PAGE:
Returning to our subject, we note that at the very beginning of the war, after having established the responsibility of one of the states, in the face of «History» or «Right» - which for us Marxists always remains an empty and useless abstraction - when applying this difference of responsibilities of the bourgeoisie to the different duties of the socialist proletarians according to whether they belong to the state invaded or to the attacking state, it has only been achieved that the proletariat and the Socialist party of the state that wanted war have been subjected to the consequences of the shameful policy of their own ruling classes, that they are forced to take anti-war action, while the proletarians of the other state are authorized, under the leadership of a Socialist minister of war, to march into the ranks state army to defend the fatherland and, if necessary, to cross its threatened frontiers in heroic fervor.…

These are the consequences to which the absurd concept of the socialist legitimacy of defensive war has logically led us. Moving from theory to practice, this limitation of the proletariat’s anti-militarist activity led to the failure of the proletarian International in the face of the European war. Let us add in passing that when we speak of the action of the Socialist party against the war, we limit ourselves to referring to the minimum effort to maintain class political opposition to the state even in times of war, with further action depending on the possibilities of the moment.

The ideal method is simultaneous anti-militarist activity; but this very simultaneity has been disturbed by the pernicious and specious reservation about «national defense», which is always, rightly or wrongly, playfully invoked and misled by those Socialist parties which are at the moment in favor of war. On the other hand, it is absurd to suppose that the political or revolutionary opposition which the various Socialist parties carry out on the basis of their own strength or training will not cause a change in the probability of military success of the belligerent countries. And since the probability of the victory of a particular state, whether invaded or attacking, will depend on its military strength and on the greater or lesser development of socialist tendencies in the ranks of the proletariat, it is certain that the socialist party vigorously intervening against the bourgeoisie of its own nation, regardless of its political-diplomatic responsibility, increases the chances of military defeat, hostile invasion and future political oppression.

In each case, therefore, the socialist party finds itself at a crossroads: either to sacrifice its own peculiarity and, to a large extent, its future on the altar of the motherland, or to weaken the nation to which it belongs by pursuing its specific activities without scruples.

In the face of this responsibility, the seriousness of which does not depend at all on the proverbial understanding of defense or attack, socialism should never hesitate not to deny itself completely.

But according to the aforementioned Mussolinian theory, formulated at an unsuspected moment, and according to other very fashionable considerations, such a betrayal of the socialist party in the face of the enemy should result in a bloody proletarian sacrifice. It is this infamous way of formulating the question that deceives many socialists.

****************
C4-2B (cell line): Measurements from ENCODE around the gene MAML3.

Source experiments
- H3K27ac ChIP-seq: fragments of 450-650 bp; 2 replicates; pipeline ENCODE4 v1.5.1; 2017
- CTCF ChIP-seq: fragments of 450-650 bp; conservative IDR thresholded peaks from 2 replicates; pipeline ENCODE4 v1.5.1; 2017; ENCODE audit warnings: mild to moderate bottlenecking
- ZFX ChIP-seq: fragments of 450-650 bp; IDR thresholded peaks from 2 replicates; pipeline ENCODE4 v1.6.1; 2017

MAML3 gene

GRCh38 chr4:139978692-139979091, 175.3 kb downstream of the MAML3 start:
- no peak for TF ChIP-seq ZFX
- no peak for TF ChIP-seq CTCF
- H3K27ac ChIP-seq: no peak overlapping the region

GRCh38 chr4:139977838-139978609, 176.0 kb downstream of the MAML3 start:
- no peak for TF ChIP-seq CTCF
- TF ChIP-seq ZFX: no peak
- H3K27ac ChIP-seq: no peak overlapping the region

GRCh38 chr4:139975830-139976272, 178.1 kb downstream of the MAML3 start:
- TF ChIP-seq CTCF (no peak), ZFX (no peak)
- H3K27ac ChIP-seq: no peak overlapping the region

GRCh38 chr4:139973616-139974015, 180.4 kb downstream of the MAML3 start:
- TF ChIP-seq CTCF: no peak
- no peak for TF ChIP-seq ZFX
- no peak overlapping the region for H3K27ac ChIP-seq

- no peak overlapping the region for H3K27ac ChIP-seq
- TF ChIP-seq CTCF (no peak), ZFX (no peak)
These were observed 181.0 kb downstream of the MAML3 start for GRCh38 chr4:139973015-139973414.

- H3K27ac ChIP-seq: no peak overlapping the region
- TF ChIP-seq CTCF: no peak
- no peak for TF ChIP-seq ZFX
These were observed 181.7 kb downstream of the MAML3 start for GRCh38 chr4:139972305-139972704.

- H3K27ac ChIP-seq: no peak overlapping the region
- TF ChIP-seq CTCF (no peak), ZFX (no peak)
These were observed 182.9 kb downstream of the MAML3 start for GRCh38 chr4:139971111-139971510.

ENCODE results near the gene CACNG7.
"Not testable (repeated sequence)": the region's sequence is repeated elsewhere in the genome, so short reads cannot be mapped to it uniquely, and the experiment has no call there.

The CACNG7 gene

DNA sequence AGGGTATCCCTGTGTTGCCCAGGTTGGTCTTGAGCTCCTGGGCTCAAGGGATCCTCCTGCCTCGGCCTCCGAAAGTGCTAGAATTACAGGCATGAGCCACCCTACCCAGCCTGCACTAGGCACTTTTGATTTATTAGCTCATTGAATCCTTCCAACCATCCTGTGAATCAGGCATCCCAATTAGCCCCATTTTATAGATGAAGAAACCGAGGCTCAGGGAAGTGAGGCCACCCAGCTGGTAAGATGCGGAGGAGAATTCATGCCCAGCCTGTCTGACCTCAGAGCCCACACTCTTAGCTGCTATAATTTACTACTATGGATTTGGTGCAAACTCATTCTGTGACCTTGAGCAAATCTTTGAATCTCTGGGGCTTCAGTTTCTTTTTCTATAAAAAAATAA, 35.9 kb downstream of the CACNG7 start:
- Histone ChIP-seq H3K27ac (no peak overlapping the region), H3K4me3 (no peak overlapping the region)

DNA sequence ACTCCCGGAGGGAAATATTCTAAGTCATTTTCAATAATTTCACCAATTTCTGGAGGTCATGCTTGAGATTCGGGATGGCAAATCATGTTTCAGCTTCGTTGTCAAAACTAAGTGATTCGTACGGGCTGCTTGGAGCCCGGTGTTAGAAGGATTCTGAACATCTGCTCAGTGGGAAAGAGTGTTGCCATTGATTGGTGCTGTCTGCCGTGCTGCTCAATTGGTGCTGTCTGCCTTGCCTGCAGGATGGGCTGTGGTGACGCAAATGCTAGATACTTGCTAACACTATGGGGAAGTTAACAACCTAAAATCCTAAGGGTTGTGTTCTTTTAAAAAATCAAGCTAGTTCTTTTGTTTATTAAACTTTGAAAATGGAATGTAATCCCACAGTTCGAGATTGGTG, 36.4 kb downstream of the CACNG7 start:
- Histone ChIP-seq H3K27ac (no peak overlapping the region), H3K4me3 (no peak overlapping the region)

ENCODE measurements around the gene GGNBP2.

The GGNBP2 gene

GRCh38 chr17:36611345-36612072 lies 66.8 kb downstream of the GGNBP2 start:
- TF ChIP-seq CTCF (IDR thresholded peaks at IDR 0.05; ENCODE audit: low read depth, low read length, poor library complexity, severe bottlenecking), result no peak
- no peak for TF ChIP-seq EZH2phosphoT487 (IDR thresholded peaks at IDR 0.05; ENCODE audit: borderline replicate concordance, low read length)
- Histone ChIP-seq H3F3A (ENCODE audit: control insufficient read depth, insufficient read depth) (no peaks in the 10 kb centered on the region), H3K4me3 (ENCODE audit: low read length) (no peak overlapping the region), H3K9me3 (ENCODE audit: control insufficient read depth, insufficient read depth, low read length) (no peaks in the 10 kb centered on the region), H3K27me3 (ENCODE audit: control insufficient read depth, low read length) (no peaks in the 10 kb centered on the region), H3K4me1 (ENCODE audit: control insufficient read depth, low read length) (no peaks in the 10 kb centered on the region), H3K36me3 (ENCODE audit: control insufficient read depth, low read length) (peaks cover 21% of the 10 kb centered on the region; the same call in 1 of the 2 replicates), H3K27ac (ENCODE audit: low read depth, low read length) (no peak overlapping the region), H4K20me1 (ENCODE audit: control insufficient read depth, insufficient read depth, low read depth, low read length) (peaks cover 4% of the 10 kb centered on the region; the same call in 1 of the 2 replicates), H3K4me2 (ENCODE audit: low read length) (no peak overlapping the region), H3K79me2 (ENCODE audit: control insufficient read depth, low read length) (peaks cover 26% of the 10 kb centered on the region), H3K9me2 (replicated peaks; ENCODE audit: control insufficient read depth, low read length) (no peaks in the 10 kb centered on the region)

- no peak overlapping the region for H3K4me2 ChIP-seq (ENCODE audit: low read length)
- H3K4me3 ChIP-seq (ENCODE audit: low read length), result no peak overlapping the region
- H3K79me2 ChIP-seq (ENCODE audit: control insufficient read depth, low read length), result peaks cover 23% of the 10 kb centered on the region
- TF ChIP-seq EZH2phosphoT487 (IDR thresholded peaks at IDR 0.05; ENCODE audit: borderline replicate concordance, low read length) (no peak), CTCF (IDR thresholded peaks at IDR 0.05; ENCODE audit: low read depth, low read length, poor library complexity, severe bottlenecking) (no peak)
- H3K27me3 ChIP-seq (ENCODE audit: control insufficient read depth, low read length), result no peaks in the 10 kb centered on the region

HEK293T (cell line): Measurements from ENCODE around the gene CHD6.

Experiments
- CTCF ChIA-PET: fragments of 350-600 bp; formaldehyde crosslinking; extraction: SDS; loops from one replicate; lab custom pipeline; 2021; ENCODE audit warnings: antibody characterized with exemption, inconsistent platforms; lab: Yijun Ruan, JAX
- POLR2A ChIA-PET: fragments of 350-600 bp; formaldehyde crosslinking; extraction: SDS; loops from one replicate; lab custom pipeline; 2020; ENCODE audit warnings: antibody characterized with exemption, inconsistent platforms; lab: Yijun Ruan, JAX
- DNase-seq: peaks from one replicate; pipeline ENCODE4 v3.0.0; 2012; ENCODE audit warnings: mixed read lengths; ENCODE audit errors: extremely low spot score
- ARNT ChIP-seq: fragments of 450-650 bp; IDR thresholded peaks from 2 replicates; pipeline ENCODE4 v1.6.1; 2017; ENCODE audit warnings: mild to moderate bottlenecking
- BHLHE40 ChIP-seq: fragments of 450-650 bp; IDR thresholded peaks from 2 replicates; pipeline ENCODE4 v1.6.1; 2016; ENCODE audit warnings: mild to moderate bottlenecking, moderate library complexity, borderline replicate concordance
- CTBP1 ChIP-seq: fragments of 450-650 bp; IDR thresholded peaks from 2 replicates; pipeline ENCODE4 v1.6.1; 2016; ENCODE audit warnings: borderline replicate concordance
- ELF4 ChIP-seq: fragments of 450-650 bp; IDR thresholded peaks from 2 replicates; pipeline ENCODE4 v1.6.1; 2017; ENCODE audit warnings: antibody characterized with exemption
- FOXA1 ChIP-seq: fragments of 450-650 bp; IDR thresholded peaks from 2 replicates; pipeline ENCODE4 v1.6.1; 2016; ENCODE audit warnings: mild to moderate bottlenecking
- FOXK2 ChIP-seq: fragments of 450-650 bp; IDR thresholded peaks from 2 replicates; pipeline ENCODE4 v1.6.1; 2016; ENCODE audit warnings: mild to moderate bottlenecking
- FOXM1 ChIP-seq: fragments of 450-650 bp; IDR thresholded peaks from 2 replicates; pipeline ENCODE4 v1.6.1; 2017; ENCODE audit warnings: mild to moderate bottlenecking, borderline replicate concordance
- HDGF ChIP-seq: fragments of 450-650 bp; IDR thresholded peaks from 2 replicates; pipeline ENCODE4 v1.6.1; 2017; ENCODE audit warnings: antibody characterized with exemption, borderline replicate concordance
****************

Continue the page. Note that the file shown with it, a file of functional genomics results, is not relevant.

Above all, we do not understand how a war situation created by the bourgeoisie could not result in a bloody sacrifice on the part of the proletariat, and we do not believe that the tears of the mothers of the slain soldiers would be less painful at the thought that they had fallen when invading a foreign country. Every socialist activity results in hardship for the proletariat. Our program is a program of negation, the aim of which is not to make the present institutions just and useful, but to break up their constant agonizing contradictions under the onslaught of the revolutionary surge. The proletariat will redeem the blood of its children at the cost of its own blood; and socialism can find no other way to overcome the filth and shamefulness of the capitalist world. Will not the whole present era of trade union demands, carried out by the method of the strike, in which the workers condemn themselves to hunger and misery in order to win a relative increase in prosperity, seem absurd to the people of the future? These contradictions lie at the crux of the regime against which we are fighting, and are necessarily reflected in our entire struggle, which will go down in history as a heroic but painful martyrdom, in which conflicts aimed against the interests of the ruling class always end in the massacre of the oppressed, strikers, cops, proletarians who have become soldiers under this or that bourgeois flag.

The dilemma and crossroads facing the socialist party is similar to Shakespeare’s «to be or not to be».

In no case, without denying itself, socialism must resign itself to national cohesion. This is common and praised by all other parties whenever the motherland is in danger, even by mistake or by the government of the state’s own volition. But such cohesion cannot and must not be our own, even if the reason for the horrible phenomenon of war is the perfidy of hostile governments, perhaps with the deceptive complicity of their populations.

The sacrifice made by other parties is quite different from the one required of us. The others aim at cohesion and social peace in their hypocritical ideologies that mask the hidden tendencies of the ruling minorities to preserve the privileges of oppression. We, on the other hand, are the party of open social conflict, of the declared struggle between the classes, and to take socialism away from this battlefield under phrases adopted from the other side is to bury it.

We hold that those who pretend to find a point of contact between socialism and national problems will be forced to conclude that the only conceivable historical mission which the nationalities constituted in state formations have is nationalism, for which a particular nation, and always the same one, is the one which is always right; and it is the more right the greater its armed strength and the lesser its internal class contradictions.

In any case, it can certainly be stated that the least happy, the least Marxist, the least socialist solution to the problem of the relationship between socialism and nationality is that which is vulgarly expressed by the slogan «defense of the nation».



International Communist Party